How much of our tax dollars should the state of Indiana hold in reserve?

Unlike many states and the federal government, the Hoosier State requires that state and local units of government operate on a balanced budget.

Most residents would agree that provision of the Indiana Constitution makes perfect sense. It was added when the state defaulted on loans in 1841. The state couldn’t make the interest payments on several major projects, including the planned canal that never was completed.

So, how much should the Indiana General Assembly keep in reserve for unexpected expenditures?

By the end of the current fiscal year on June 30, 2023, the state surplus is expected to approach $3 billion.

The general rule of thumb the Indiana State Board of Accounts recommends for local units of government is cash reserves of 10% of the expected budget expenditures.

If the projections are right, the state reserves will be approximately 12% of the state’s budget needs.

In fact, any surplus over $2.5 billion at the end of fiscal year 2022, next June 30, is designated to lower what the state owes for pensions.

As one lawmaker explained it’s like paying off a car loan early. You save the interest.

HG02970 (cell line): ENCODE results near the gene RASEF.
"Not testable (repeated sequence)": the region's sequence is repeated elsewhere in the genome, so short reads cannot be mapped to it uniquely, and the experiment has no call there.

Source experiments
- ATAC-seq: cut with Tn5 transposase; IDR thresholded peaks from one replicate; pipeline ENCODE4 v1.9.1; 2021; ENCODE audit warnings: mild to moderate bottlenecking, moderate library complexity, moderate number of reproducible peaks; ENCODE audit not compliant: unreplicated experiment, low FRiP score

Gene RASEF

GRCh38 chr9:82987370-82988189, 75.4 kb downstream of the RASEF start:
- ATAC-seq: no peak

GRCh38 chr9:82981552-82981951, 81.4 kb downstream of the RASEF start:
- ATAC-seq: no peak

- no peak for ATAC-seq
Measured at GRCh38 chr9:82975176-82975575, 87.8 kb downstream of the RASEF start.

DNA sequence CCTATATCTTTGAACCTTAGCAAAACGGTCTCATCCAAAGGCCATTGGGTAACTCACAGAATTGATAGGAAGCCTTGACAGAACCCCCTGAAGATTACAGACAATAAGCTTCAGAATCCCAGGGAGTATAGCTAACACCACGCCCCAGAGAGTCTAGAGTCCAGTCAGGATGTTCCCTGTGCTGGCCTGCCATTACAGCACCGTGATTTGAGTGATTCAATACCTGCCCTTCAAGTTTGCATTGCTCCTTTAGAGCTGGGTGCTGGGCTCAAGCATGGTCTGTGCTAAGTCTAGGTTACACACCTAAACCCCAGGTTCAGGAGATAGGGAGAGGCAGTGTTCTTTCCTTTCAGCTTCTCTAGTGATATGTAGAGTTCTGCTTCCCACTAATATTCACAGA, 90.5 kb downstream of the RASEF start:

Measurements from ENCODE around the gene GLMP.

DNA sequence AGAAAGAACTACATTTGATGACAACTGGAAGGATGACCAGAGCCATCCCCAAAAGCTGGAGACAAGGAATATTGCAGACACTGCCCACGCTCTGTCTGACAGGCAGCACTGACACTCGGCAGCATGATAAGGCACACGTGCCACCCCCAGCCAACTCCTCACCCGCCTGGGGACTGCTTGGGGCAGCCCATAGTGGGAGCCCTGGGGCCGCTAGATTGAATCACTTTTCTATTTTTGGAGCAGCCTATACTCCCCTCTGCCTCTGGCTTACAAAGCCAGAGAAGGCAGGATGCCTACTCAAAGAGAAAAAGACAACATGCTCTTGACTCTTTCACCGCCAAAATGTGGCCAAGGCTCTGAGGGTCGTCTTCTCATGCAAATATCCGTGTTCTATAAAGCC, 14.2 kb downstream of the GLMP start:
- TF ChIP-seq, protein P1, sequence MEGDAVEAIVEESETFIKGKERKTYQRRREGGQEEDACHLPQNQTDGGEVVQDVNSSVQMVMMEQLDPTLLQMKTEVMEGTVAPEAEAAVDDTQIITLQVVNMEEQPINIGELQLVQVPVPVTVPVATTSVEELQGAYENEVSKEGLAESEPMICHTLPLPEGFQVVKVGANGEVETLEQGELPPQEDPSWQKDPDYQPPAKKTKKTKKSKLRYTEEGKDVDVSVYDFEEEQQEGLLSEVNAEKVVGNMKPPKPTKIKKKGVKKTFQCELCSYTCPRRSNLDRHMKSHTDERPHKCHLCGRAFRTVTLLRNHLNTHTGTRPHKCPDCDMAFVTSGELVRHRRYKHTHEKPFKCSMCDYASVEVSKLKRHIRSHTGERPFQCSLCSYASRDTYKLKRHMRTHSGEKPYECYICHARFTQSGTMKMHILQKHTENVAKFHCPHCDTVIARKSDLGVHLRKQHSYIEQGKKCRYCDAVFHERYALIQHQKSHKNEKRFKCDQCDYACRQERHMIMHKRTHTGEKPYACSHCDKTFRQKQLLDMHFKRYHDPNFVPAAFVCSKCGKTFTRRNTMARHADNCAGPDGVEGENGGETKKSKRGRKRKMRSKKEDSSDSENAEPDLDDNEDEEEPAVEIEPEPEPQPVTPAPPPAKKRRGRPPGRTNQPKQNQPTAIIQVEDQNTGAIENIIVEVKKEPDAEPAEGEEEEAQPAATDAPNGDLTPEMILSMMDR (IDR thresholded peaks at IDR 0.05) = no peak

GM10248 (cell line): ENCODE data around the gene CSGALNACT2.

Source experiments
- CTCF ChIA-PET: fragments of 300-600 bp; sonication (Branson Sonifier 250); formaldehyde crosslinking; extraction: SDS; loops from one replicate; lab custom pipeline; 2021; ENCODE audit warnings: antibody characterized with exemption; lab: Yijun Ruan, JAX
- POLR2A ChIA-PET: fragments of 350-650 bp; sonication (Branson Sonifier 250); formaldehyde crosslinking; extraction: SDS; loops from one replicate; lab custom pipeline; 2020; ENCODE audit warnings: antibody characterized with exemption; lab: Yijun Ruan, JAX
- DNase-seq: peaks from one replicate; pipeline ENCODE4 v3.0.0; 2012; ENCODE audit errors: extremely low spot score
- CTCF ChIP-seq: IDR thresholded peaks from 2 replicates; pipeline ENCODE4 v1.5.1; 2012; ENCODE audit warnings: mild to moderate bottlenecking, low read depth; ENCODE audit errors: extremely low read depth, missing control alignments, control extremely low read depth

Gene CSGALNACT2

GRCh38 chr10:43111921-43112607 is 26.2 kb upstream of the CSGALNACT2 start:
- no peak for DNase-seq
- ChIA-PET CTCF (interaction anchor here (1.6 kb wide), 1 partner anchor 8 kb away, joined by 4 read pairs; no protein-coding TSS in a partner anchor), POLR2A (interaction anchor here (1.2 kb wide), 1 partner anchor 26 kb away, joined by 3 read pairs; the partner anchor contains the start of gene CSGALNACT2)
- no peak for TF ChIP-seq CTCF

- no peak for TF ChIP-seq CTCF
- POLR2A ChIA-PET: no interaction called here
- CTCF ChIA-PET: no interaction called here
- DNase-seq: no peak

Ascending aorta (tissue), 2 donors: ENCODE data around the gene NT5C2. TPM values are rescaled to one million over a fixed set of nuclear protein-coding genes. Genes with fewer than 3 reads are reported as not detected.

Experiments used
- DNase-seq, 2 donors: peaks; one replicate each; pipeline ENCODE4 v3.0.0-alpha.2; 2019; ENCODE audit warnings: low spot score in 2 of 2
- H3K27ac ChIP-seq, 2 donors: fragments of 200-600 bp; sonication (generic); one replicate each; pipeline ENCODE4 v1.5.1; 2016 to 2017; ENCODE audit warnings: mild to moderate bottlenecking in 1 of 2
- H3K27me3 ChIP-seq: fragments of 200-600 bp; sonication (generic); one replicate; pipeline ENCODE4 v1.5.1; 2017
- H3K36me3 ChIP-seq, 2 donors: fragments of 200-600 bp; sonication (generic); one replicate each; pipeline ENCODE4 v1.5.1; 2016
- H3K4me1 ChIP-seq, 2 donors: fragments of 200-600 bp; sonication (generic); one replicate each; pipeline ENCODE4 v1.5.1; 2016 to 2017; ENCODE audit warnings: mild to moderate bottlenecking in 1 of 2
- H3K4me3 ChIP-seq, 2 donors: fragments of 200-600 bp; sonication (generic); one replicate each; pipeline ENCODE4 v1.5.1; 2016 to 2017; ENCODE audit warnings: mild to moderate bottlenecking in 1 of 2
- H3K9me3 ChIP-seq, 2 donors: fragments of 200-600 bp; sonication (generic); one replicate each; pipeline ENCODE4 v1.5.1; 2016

Obviously, back when Republican Mitch Daniels served as governor he wanted any reserve funds over a certain percentage to be returned to those Hoosiers that pay income taxes.

The Automatic Taxpayer Refund legislation was adopted in 2010 and established recognizing that after some prudent reserve level was reached, the money should be returned to those who paid it.

It actually kicked in in 2012 when the state’s savings account exceeded 10% of the budgeted amount.

The deemed amount was $760 million, with 50% going to pay pension liabilities and the remainder given as a tax credit to residents.

The payment was $111 for a single taxpayer and $222 for a couple filing a joint return. Granted not a huge amount, but it probably would have been spent locally to bolster businesses.

In their infinite wisdom, lawmakers quickly changed the law to increase the Automatic Taxpayer Refund from 10% to 12.5%.

Over the past decade, there have been no discussions about returning any of the reserve funds to the taxpayers.

When Daniels was pushing for passage of the Automatic Taxpayer Refund, his rallying cry was “It’s Your Money.”

Daniels was correct — it is our tax dollars.

Many Hoosiers pay income and property taxes, sales tax, food and beverage taxes, excise taxes on vehicles and the list goes on and on.

The state reserve doesn’t include the $2.4 billion provided by the federal government to offset the coronavirus pandemic and more federal cash is in the pipeline.

It would be a welcome idea if the Indianapolis lawmakers asked the voters and taxpayers how much should be kept in reserve and at what point does it mean a possible tax refund.
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